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What is tortious interference with a business contract?

Sometimes a business owner in Moorestown puts a lot of sweat and effort into creating the perfect contract with a customer, supplier or other business entity, only to have it interfered with by a third party. This frustrating situation is known as "tortious interference," and in some instances it can serve as the basis for a lawsuit.

"Tortious interference" refers to the intentional interference by a third party with another's business contractual relationship. While the laws vary by state, under certain circumstances a business owner can sue the third party for wrongfully interfering with his or her business contract or relationship with another party. One example of tortious interference is if a competing business convinced a business' customer to breach a contract he or she had with the business.

With regards to tortious interference with business relationships, a business owner usually must show that but for the interference, the business owner would not have incurred the economic damages he or she did due to the interference. Such damages may include a loss of profits.

If a business owner is successful with his or her tortious interference claim, he or she may be awarded actual or compensatory damages, depending on the amount of harm the business owner experienced. Expectation damages may be awarded based on the loss of profits or the loss of a business opportunity and the profits it would've derived. Punitive damages may also be an option for business owners who are able to prove emotional distress. In addition, the third party may be ordered not to have any contact with the business owner's customers or employees.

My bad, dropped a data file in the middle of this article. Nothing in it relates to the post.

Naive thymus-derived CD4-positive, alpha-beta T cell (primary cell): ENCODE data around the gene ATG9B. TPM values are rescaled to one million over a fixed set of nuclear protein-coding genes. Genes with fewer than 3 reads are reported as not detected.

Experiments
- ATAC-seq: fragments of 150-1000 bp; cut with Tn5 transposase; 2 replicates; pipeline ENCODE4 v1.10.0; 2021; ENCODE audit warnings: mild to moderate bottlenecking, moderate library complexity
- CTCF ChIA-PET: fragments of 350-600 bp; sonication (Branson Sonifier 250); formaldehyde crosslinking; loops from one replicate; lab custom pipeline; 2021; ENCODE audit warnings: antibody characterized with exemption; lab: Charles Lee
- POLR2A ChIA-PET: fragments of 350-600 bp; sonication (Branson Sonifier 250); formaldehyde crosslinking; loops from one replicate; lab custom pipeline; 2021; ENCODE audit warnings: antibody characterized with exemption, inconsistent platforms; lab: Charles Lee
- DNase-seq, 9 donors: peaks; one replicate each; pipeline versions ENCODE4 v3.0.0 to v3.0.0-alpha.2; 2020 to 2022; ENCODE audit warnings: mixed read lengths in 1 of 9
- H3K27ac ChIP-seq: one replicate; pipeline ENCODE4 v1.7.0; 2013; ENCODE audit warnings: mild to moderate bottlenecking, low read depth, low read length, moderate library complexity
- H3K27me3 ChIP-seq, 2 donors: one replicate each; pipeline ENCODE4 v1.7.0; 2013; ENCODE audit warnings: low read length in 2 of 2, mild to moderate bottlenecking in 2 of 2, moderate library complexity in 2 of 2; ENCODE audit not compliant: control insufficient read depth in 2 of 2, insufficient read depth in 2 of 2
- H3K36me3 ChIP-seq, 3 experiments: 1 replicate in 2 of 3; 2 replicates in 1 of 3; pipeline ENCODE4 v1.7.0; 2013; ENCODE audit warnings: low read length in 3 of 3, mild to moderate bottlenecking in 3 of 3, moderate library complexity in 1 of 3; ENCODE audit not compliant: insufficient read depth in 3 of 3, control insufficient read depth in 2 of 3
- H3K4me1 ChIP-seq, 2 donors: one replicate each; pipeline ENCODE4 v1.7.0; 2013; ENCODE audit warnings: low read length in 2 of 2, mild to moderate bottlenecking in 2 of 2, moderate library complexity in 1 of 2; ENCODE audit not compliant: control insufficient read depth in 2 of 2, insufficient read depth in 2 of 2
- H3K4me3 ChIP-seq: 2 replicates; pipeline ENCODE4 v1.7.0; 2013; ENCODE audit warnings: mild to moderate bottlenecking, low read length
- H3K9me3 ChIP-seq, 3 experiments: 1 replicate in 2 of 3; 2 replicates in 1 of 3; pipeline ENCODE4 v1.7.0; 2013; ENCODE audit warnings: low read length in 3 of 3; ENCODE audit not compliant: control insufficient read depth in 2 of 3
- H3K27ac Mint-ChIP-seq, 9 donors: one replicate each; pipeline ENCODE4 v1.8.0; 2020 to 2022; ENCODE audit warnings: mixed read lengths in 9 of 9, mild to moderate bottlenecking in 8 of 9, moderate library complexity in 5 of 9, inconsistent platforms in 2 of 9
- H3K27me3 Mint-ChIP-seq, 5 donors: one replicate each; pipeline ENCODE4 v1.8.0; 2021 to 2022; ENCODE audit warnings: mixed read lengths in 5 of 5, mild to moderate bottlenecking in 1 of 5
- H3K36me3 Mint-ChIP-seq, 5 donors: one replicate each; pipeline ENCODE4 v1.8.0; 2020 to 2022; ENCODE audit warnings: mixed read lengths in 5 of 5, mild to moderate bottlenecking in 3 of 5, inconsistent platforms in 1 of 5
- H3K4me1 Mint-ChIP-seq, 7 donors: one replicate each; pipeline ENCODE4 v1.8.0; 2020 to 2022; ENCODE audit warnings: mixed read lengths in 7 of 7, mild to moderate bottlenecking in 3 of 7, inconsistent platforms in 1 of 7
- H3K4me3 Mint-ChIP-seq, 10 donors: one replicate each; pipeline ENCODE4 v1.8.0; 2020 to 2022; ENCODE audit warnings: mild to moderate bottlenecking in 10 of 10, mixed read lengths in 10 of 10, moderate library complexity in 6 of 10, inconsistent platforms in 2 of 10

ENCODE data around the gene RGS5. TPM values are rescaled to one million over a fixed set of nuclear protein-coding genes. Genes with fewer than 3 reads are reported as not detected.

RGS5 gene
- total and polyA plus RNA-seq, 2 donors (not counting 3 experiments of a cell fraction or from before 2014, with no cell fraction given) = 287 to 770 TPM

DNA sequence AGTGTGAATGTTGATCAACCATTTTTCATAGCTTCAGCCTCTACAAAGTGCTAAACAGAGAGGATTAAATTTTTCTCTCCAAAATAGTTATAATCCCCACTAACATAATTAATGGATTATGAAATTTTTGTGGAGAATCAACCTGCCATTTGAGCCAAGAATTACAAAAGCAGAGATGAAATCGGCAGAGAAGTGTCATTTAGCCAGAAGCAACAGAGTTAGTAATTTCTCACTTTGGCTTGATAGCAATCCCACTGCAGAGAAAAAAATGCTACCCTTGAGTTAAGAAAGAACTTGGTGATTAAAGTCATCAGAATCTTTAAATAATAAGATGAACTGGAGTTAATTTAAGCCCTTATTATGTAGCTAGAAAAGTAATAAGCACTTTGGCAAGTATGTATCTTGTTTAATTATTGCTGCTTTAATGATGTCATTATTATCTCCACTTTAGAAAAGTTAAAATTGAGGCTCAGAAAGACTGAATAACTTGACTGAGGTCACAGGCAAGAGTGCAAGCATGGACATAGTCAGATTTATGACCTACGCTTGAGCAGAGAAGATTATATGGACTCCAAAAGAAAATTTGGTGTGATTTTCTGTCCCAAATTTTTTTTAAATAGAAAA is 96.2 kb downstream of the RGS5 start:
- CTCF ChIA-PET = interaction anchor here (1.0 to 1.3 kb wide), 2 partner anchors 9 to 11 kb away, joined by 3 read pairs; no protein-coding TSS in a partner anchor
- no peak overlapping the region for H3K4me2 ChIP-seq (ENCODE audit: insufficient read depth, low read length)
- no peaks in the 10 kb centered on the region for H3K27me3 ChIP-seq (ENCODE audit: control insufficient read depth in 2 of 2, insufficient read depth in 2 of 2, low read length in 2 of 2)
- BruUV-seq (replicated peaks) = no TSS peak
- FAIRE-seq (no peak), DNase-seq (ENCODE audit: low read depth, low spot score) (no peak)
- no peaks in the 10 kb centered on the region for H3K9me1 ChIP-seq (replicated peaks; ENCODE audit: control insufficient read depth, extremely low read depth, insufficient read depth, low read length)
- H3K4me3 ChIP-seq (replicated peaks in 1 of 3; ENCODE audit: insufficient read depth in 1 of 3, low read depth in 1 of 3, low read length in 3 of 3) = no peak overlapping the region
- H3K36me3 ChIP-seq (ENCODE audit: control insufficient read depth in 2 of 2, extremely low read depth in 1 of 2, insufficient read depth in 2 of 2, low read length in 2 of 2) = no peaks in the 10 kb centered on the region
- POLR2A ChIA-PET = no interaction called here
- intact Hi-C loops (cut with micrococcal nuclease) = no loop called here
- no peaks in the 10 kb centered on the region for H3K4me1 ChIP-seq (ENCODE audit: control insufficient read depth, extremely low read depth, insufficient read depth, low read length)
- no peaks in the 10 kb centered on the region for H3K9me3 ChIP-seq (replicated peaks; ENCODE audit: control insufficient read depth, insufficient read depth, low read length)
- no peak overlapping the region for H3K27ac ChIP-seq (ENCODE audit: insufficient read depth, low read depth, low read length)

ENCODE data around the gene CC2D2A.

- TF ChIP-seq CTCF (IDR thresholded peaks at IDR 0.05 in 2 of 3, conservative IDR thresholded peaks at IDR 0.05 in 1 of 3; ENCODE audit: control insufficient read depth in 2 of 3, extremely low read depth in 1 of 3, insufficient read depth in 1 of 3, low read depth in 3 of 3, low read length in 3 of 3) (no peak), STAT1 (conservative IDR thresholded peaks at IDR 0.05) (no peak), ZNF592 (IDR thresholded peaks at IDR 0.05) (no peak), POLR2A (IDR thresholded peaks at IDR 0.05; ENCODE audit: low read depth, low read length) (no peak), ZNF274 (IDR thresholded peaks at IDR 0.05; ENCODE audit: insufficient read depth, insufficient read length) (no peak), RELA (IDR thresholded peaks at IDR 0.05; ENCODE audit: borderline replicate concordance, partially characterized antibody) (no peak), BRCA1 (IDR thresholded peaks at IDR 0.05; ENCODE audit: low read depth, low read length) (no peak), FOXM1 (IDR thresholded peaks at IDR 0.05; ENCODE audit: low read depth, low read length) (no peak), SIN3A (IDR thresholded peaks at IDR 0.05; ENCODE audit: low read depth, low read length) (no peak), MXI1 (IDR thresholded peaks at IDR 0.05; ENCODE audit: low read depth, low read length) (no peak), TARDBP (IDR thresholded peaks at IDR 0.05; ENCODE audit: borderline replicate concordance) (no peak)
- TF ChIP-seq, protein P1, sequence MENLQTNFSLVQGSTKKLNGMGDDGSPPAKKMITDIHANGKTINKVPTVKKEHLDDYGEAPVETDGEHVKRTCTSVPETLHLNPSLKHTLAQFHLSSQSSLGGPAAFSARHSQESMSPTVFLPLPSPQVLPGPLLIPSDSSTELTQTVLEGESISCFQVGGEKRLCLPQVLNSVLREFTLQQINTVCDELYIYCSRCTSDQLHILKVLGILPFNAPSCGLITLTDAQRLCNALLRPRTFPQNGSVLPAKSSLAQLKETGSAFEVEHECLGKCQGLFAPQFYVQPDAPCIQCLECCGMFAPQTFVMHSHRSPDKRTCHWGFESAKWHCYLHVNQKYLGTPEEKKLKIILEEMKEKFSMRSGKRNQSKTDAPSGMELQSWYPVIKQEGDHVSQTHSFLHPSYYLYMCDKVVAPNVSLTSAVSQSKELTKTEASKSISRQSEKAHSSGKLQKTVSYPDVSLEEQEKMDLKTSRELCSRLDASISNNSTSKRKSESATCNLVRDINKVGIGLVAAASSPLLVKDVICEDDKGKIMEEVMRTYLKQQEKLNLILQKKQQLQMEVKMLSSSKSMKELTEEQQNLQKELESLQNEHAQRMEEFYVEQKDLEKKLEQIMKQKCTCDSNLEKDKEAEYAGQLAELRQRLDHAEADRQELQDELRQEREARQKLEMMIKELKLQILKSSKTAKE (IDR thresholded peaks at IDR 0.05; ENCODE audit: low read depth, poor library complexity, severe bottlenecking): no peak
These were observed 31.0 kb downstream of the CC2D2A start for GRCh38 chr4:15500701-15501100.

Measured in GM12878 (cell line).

In some circumstances a business owner might want to sue for tortious interference if a third party company convinced one of the business owner's employees to quit and work for the third party. However, since most employment is "at-will" this type of tortious interference is difficult to prove, and some states do not recognize it altogether.

Forming contracts can be an essential component of running a business, so it is important that these contracts are not interfered with by competitors. Keep in mind that the elements of a tortious interference lawsuit and its accompanying damages vary based on state law. Therefore, it may help to consult with an attorney if you have questions about tortious interference, as this post does not contain legal advice.

Source: smallbusiness.chron.com, "The Definition of a Wrongful Interference in a Business Relationship," accessed Sept. 16, 2016

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